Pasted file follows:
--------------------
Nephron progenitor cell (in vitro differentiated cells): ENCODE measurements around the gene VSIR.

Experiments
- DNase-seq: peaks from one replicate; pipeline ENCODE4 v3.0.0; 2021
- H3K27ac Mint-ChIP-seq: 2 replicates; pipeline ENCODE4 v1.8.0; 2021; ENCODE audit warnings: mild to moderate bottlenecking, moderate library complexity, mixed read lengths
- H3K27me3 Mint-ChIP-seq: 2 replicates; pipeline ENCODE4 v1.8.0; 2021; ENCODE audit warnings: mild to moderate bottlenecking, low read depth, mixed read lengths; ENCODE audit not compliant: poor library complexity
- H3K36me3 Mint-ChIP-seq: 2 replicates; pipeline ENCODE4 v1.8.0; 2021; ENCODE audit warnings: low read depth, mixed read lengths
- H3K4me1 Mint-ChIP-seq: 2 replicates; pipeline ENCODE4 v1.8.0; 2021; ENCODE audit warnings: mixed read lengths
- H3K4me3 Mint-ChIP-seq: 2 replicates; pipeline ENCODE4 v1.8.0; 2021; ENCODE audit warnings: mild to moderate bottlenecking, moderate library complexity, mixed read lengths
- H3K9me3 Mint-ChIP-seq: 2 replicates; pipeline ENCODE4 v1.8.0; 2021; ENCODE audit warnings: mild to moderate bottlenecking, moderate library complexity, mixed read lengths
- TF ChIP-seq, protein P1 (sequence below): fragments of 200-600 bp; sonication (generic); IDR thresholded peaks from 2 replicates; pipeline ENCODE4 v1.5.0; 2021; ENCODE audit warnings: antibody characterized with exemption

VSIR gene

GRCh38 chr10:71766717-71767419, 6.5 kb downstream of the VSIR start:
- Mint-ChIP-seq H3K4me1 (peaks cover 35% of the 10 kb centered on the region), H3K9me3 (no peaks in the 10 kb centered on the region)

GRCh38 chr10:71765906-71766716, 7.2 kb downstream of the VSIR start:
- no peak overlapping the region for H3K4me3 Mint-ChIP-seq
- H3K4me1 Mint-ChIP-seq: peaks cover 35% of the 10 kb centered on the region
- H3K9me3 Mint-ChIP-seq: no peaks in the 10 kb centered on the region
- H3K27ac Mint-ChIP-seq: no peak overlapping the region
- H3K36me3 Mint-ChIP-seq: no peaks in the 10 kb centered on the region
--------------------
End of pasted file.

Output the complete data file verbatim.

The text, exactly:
Nephron progenitor cell (in vitro differentiated cells): ENCODE measurements around the gene VSIR.

Experiments
- DNase-seq: peaks from one replicate; pipeline ENCODE4 v3.0.0; 2021
- H3K27ac Mint-ChIP-seq: 2 replicates; pipeline ENCODE4 v1.8.0; 2021; ENCODE audit warnings: mild to moderate bottlenecking, moderate library complexity, mixed read lengths
- H3K27me3 Mint-ChIP-seq: 2 replicates; pipeline ENCODE4 v1.8.0; 2021; ENCODE audit warnings: mild to moderate bottlenecking, low read depth, mixed read lengths; ENCODE audit not compliant: poor library complexity
- H3K36me3 Mint-ChIP-seq: 2 replicates; pipeline ENCODE4 v1.8.0; 2021; ENCODE audit warnings: low read depth, mixed read lengths
- H3K4me1 Mint-ChIP-seq: 2 replicates; pipeline ENCODE4 v1.8.0; 2021; ENCODE audit warnings: mixed read lengths
- H3K4me3 Mint-ChIP-seq: 2 replicates; pipeline ENCODE4 v1.8.0; 2021; ENCODE audit warnings: mild to moderate bottlenecking, moderate library complexity, mixed read lengths
- H3K9me3 Mint-ChIP-seq: 2 replicates; pipeline ENCODE4 v1.8.0; 2021; ENCODE audit warnings: mild to moderate bottlenecking, moderate library complexity, mixed read lengths
- TF ChIP-seq, protein P1 (sequence below): fragments of 200-600 bp; sonication (generic); IDR thresholded peaks from 2 replicates; pipeline ENCODE4 v1.5.0; 2021; ENCODE audit warnings: antibody characterized with exemption

VSIR gene

GRCh38 chr10:71766717-71767419, 6.5 kb downstream of the VSIR start:
- Mint-ChIP-seq H3K4me1 (peaks cover 35% of the 10 kb centered on the region), H3K9me3 (no peaks in the 10 kb centered on the region)

GRCh38 chr10:71765906-71766716, 7.2 kb downstream of the VSIR start:
- no peak overlapping the region for H3K4me3 Mint-ChIP-seq
- H3K4me1 Mint-ChIP-seq: peaks cover 35% of the 10 kb centered on the region
- H3K9me3 Mint-ChIP-seq: no peaks in the 10 kb centered on the region
- H3K27ac Mint-ChIP-seq: no peak overlapping the region
- H3K36me3 Mint-ChIP-seq: no peaks in the 10 kb centered on the region